At A.C. Moore, I was greeted by my old friend, Jacquie Lee of Books-A-Million.  She organized my visit to A.C. Moore, and did a phenomenal job as usual.  The school is an impressive place.  They have a much bigger library than most schools do, and there's student-created artwork all over the hallways.  This school also is close to my heart because they share the same mascot -- a bobcat -- with Nate's school, P.S. 38.  (And I was once a Bobcat myself!  In the Oyster River school system in Durham, New Hampshire, our mascot was a bobcat as well.)  Anyway, at A.C. Moore I arrived in time to enjoy lunch with a dozen students whose exemplary behavior had given them a chance to win a raffle.  As we ate our Chik-Fil-A lunches, I answered questions from kids like Gayle, Jackson, Nicholas, Jesus, and Molly.  After lunch, I spoke to about 200 kids, and I've never met a nicer, better-behaved group.  I guess it's true what they say about Southern hospitality!  Thanks to all the faculty, staff, and students!

After a couple hours of down time back at the hotel, I ventured out again this evening to the Richland County Public Library in Columbia.  There's a fantastic children's section there that features some stunning "Where The Wild Things Are" murals.  Jacquie organizes a lot of author events at this library, but she told me she'd never asked a children's author to participate.  So we weren't sure how many people would show up.  As it turned out, over 200 people were in attendance.  I did an easel talk, gave away 5 tee shirts, and signed an awful lot of books.  Thanks to Rebecca Thomas of the library for all her help.

And now, a quick word about the folks who provide my transportation.  The tour's only two days old, so I've only had four drivers so far.  But each, in his or her own way, has been a fascinating individual.  Would you like to meet them?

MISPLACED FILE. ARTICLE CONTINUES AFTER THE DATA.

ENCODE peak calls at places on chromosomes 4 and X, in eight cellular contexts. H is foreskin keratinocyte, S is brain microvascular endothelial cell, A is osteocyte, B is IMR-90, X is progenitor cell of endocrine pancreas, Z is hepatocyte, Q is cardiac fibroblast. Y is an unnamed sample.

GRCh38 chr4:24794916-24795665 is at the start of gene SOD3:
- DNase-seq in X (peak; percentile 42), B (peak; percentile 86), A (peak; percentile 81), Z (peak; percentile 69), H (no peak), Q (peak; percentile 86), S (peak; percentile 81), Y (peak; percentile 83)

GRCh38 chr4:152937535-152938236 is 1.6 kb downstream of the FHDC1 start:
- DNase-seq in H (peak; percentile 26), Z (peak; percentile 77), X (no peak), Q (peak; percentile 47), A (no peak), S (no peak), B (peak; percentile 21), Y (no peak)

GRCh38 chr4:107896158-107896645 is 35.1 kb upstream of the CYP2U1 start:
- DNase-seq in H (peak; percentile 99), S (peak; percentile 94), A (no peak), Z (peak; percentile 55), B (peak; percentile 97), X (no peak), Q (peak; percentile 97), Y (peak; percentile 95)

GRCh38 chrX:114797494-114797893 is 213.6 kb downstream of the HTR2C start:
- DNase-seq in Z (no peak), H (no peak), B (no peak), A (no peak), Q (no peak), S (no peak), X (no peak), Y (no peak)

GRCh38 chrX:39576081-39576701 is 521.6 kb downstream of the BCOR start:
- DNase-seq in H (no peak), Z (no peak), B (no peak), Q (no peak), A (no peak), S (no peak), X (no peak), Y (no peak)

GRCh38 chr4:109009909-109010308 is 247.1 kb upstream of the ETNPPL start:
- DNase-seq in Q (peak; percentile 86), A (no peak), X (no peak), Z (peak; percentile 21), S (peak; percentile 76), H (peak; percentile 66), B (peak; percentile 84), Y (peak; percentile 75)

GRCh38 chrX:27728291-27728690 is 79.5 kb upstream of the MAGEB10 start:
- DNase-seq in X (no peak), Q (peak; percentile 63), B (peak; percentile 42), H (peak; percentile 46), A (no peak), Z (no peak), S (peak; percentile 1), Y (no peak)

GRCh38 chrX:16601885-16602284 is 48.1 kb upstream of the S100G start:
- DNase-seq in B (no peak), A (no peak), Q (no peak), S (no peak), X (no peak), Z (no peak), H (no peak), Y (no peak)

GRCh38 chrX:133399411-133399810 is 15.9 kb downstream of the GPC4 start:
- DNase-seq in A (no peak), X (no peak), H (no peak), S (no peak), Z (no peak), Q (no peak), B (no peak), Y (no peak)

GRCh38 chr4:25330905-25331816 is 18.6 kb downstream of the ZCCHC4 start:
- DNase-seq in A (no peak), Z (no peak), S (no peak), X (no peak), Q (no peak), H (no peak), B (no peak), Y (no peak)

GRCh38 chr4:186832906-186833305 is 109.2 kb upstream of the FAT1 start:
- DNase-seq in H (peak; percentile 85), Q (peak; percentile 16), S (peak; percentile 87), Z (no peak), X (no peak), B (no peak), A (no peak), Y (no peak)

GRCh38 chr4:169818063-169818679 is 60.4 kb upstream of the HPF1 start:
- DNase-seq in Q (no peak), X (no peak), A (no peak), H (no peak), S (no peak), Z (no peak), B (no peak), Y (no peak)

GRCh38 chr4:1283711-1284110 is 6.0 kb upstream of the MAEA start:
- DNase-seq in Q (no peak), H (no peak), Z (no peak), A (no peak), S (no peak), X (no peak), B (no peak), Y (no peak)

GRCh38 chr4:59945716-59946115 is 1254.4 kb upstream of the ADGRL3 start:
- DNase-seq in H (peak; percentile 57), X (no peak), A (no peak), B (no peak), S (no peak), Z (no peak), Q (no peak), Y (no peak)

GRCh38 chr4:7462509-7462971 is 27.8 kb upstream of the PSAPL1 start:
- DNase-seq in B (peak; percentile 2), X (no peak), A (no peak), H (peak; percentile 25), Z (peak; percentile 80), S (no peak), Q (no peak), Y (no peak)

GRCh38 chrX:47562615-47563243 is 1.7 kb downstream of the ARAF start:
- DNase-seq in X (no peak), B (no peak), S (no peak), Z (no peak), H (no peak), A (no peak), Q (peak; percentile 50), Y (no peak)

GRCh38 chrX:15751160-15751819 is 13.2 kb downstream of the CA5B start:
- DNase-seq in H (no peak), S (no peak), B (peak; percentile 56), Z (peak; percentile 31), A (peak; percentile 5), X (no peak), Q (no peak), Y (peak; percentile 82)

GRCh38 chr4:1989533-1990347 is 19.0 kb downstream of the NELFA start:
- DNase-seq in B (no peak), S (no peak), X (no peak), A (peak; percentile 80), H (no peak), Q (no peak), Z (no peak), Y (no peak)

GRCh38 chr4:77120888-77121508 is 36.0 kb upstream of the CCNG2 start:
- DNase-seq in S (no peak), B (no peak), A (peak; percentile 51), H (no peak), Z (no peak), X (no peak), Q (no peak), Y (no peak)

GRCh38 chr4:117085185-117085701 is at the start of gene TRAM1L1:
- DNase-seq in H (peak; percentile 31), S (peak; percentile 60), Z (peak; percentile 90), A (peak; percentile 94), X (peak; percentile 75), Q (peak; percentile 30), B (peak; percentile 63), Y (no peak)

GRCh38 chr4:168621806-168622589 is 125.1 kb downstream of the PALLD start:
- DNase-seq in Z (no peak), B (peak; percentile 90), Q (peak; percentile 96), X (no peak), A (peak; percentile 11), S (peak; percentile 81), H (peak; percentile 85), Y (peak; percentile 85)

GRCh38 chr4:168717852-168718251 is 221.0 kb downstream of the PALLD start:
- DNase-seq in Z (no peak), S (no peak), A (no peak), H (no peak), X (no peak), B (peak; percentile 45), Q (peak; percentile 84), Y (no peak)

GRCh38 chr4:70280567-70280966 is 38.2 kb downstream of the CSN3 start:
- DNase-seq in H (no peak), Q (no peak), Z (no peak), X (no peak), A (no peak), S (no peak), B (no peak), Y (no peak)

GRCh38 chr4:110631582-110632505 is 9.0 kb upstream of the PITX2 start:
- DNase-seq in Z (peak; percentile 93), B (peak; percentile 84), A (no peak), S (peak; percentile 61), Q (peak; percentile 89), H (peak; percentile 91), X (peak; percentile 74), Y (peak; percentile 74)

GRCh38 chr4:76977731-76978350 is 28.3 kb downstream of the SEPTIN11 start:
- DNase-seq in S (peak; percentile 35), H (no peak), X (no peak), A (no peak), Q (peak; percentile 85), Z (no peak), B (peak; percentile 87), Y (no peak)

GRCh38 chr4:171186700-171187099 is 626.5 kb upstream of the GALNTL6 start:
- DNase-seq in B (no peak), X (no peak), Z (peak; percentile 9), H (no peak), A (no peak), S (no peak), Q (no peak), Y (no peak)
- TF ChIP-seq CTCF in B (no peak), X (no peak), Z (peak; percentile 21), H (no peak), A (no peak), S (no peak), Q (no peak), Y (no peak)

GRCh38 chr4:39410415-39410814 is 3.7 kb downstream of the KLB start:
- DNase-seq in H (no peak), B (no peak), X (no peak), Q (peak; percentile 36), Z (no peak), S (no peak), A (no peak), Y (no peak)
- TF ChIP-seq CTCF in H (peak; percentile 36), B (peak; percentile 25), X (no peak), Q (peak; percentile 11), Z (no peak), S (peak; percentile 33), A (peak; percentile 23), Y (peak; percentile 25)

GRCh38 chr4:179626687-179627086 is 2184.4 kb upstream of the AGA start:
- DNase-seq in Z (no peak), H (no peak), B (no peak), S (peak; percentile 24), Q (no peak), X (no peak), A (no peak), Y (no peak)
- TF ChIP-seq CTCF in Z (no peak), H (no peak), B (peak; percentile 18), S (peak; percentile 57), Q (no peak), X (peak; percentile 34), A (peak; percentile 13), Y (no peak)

•Driver #1 is a firefighter in Cobb County, Georgia, and has only recently become a driver in her spare time.  She's also a former basketball star at the University of North Carolina who went on to play professionally for 12 years in Europe and China.
•Driver #2, a native of Bangladesh, left his family behind and came to the US at the age of 16.  After dropping out of school, he began driving for a car service and eventually started his own limousine business.  When that business faltered after 9/11, he relocated to Atlanta to start over again.
•Driver #3, who brought me from the hotel to the airport this morning, was suffering from acute food poisoning as a result of a fish sandwich he'd eaten at Burger King the night before.  After dropping me at the airport, his plan was to drive directly to the nearest emergency room.  He did not look so good.
•Driver #4 is an ordained Baptist minister, and his daughter is the current Miss Collegiate America.

Quite a line-up!  Tomorrow I visit two schools nearby, then drive to Myrtle Beach.  Stay tuned!

 

Thu, 03/12/2015

Greetings from Atlanta!